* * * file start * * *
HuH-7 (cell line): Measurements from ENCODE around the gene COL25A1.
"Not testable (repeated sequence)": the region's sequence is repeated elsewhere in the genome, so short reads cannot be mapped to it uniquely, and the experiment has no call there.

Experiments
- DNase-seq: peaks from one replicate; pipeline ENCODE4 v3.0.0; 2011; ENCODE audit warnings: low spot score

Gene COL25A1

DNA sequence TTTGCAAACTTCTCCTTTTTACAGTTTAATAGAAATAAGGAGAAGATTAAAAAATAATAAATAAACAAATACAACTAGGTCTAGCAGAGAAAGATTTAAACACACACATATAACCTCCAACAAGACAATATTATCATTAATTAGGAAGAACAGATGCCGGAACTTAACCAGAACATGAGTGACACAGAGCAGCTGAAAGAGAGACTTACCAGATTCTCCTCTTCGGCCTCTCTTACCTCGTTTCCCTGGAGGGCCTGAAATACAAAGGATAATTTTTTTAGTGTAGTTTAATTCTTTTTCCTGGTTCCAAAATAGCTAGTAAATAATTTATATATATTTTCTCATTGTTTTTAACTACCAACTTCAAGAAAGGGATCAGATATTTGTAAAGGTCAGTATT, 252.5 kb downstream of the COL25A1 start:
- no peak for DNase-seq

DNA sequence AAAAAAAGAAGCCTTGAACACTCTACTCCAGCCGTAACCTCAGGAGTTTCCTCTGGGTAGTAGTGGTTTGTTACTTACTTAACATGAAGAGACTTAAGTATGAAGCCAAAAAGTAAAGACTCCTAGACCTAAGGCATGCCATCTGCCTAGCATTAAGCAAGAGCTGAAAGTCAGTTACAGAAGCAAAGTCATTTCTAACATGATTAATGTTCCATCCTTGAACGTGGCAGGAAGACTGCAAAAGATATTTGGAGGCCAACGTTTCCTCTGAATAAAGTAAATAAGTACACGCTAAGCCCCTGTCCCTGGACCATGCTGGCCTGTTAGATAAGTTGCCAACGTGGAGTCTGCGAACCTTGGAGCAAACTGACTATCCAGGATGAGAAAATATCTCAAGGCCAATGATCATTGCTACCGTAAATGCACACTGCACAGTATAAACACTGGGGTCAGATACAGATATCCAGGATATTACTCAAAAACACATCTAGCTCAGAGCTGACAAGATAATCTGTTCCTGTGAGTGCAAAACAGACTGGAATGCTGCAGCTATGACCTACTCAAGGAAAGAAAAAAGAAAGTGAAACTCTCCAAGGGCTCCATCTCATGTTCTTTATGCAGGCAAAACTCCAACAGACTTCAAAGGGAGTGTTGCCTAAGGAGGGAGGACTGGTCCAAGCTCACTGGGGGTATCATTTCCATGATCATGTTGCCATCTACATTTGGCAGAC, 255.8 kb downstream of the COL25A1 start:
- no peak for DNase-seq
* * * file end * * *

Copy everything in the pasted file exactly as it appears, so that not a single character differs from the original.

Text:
HuH-7 (cell line): Measurements from ENCODE around the gene COL25A1.
"Not testable (repeated sequence)": the region's sequence is repeated elsewhere in the genome, so short reads cannot be mapped to it uniquely, and the experiment has no call there.

Experiments
- DNase-seq: peaks from one replicate; pipeline ENCODE4 v3.0.0; 2011; ENCODE audit warnings: low spot score

Gene COL25A1

DNA sequence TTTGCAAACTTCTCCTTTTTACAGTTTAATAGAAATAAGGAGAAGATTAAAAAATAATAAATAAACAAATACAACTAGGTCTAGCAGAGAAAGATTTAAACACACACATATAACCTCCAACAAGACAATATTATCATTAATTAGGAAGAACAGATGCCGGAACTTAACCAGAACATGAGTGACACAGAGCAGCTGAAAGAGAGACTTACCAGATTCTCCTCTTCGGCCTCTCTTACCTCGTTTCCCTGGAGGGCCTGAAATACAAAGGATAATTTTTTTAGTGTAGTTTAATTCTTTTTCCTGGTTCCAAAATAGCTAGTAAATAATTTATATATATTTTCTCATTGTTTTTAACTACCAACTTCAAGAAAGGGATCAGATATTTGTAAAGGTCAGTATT, 252.5 kb downstream of the COL25A1 start:
- no peak for DNase-seq

DNA sequence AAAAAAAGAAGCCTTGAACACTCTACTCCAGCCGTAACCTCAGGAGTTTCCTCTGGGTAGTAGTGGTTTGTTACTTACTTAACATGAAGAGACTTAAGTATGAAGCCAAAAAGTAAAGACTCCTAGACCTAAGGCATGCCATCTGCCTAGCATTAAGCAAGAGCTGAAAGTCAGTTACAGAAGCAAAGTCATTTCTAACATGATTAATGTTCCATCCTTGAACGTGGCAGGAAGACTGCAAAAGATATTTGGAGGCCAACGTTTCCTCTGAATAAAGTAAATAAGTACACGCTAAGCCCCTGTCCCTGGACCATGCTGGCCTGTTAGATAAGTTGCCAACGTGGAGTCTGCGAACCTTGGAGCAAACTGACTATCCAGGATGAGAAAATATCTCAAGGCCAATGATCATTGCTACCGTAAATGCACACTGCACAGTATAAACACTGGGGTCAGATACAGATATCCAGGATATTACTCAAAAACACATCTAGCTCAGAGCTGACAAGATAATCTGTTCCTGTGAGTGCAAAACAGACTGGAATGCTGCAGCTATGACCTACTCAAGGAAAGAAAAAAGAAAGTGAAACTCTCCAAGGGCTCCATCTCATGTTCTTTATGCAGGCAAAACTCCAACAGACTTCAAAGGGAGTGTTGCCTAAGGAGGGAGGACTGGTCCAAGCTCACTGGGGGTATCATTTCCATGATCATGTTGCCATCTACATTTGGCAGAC, 255.8 kb downstream of the COL25A1 start:
- no peak for DNase-seq